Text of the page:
Wood dryer build

This is the wood dryer I just built. Pretty simple. Helps if you have an old Weber Grill. Started out building a rocket stove out of 3 inch pipe and channel iron. My experience with Rocket Mass Heaters says that the cross sectional area needs to be pretty much the same throughout. I don’t think that applies to rocket stoves but I built it that way anyway. The fuel feed and heat riser are 3 inch ID pipe. The burn tunnel is a piece of 5 inch channel on the bottom capped with a 4 inch channel. All welded solid.

The top is a 55 gallon barrel with the top of a weber grill screwed to the bottom. The bottom of the barrel was cut out and the center section of a wheel was attached across the opening. The was probably not entirely necessary. I did it in case the flames came up from the heat riser they would be stopped by the wheel and diverted downward. So far that hasn’t happened.

A 3 inch piece of pipe was welded to the base of the grill lid to add some extra height to the heat riser and allow the barrel to rotate for emptying. Inside the barrel I made a four inch riser to keep the grate and wood a little higher from the direct heat. The grate from the grill fits exactly inside the barrel without modification.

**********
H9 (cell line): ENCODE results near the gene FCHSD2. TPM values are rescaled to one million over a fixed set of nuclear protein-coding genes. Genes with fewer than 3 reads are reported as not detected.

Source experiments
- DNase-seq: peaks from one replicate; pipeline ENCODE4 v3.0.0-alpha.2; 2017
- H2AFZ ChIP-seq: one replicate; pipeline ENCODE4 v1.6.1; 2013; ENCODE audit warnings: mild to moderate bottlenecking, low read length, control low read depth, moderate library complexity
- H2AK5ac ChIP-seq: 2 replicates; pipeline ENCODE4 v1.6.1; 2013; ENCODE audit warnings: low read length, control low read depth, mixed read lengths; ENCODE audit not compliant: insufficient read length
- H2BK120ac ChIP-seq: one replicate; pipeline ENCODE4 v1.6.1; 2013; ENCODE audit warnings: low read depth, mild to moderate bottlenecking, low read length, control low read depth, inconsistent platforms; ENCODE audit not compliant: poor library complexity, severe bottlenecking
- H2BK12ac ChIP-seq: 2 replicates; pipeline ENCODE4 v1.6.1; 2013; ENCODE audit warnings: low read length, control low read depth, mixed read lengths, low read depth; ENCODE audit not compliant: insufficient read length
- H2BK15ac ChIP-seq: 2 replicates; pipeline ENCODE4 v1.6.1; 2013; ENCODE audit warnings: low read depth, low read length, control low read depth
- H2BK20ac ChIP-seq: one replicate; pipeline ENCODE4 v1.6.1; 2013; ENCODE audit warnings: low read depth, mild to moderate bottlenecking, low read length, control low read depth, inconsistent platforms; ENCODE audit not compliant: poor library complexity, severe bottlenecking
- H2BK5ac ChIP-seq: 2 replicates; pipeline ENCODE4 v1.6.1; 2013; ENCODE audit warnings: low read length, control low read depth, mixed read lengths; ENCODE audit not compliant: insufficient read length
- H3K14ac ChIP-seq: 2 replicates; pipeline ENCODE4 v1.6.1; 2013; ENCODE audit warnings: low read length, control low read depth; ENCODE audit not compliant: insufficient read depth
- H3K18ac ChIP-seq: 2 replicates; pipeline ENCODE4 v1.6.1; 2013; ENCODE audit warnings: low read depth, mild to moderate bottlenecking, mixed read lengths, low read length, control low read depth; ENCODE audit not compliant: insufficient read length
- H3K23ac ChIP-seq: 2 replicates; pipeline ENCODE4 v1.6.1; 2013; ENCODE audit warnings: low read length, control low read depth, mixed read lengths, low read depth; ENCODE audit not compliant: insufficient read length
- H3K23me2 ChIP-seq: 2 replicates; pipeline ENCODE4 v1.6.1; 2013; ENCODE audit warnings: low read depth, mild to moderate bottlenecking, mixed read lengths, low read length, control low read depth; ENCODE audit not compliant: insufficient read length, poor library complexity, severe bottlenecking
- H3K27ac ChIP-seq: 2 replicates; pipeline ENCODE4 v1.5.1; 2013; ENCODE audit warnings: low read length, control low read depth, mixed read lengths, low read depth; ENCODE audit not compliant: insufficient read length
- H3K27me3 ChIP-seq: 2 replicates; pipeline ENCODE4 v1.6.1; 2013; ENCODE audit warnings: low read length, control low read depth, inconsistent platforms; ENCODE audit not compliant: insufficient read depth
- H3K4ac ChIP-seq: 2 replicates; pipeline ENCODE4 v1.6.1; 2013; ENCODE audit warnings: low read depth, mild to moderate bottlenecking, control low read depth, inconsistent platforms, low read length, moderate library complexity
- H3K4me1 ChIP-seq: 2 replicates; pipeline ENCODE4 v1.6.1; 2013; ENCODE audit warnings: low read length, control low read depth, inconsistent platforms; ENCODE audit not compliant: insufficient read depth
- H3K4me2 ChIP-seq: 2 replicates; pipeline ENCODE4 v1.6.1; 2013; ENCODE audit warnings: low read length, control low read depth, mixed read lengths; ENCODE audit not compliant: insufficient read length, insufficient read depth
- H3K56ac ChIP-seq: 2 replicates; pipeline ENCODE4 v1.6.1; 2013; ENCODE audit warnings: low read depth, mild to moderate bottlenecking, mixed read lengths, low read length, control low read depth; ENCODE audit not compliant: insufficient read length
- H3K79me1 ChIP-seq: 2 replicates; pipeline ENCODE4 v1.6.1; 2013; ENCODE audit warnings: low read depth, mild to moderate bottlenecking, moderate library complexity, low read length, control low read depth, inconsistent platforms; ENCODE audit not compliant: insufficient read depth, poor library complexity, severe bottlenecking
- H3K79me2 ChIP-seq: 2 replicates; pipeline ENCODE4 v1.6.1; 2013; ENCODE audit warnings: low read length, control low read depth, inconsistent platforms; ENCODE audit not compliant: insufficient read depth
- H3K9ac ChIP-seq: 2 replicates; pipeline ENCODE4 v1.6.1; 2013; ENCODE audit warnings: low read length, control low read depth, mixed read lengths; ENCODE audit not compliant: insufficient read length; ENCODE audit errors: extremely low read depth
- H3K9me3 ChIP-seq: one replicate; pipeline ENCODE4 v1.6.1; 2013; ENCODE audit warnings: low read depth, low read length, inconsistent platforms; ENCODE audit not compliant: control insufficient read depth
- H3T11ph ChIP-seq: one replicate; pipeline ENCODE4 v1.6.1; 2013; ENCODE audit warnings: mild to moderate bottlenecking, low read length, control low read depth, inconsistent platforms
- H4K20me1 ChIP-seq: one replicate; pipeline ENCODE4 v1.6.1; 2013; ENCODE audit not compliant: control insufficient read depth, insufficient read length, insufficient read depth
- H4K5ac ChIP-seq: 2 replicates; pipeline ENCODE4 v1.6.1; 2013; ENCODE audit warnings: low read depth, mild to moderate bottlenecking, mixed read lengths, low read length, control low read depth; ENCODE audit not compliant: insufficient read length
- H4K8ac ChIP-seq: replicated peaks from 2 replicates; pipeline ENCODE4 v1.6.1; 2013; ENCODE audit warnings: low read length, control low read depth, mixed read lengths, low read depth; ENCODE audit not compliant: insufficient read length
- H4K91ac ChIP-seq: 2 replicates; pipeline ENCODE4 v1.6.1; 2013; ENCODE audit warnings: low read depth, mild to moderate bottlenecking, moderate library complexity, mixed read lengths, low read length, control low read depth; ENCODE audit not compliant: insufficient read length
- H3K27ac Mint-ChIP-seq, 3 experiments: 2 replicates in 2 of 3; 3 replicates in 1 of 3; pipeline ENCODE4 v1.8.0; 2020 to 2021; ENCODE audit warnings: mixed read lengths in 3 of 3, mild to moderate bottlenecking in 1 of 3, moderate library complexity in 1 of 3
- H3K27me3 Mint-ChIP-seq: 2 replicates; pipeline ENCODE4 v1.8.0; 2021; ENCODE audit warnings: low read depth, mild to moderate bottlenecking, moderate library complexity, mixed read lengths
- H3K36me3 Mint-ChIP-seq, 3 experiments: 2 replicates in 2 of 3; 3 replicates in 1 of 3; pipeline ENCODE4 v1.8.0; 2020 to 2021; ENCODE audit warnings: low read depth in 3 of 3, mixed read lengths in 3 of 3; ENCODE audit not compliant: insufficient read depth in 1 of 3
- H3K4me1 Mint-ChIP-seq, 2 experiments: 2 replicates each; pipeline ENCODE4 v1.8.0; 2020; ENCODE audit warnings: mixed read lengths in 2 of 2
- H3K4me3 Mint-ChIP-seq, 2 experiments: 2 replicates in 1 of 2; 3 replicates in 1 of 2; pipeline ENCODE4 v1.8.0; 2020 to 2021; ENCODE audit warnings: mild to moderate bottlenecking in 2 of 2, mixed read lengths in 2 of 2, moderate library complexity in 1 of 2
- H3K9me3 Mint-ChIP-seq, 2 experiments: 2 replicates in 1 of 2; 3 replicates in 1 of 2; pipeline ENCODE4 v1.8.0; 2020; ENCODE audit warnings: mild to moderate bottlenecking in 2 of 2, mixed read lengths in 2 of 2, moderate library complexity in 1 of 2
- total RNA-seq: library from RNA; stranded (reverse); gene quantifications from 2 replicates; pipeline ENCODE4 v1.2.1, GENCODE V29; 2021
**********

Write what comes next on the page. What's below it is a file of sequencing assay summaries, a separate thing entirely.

Right now the lid has a piece of six in stove pipe for a flue to help draw the hot air up and out of the barrel. I will have to experiment with different sizes of flue to see what is most efficient.

Running the heater I took a lot of reading with a IR thermometer. The burn tunnel is the hottest area running just below 500 F with a maximum burn. The heat riser has stayed near or below 300F and the interior of the barrel and the base has not exceeded 250F so well below the combustion point of wood. The stove will run about an hour on a load of fuel. Of course some sort of platform will be necessary to load the barrel but the gasifier is also fairly high. I’ll build a platform between the two when I get them set up. This is area is surrounded by trees so it only gets about six hours of direct sun a day but in a better location I would build a solar collector and cut a slot and rectangular duct in the grill bottom section, attach that to the barrel and heat the thing that way. I’m also going to build a plenum over the burn tunnel and run a flexible duct into the bottom of the grill top to utilize the extra heat. Just didn’t have the extra materials handy.


I think I see a pipe for secondary air?
I’m sure you’ve thought of this, but a little insulation would turn this into a charcoal maker. It would be really easy to condense and collect tar and chemicals. But maybe the steel would burn out really fast? Have you thought about using earth type materials cob/adobe/firebrick? They might hold the heat and continue the drying process even after the fire has gone out.

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Took a while to get the stuff loaded.


That looks promising! Insulation would probably not be a bad addition down the road, but I suspect it will dry some wood. What is your target moisture content? I feel like green wood around here is like 40-50% moisture at the outset, and air dried over the summer it will get down to 15% or something like that. If you have the means to weigh a batch before and after, I will be curious to see how much wood you need to burn to reduce the moisture.


I thought this would work . I have fired it several times . It is not char it is closer to being char .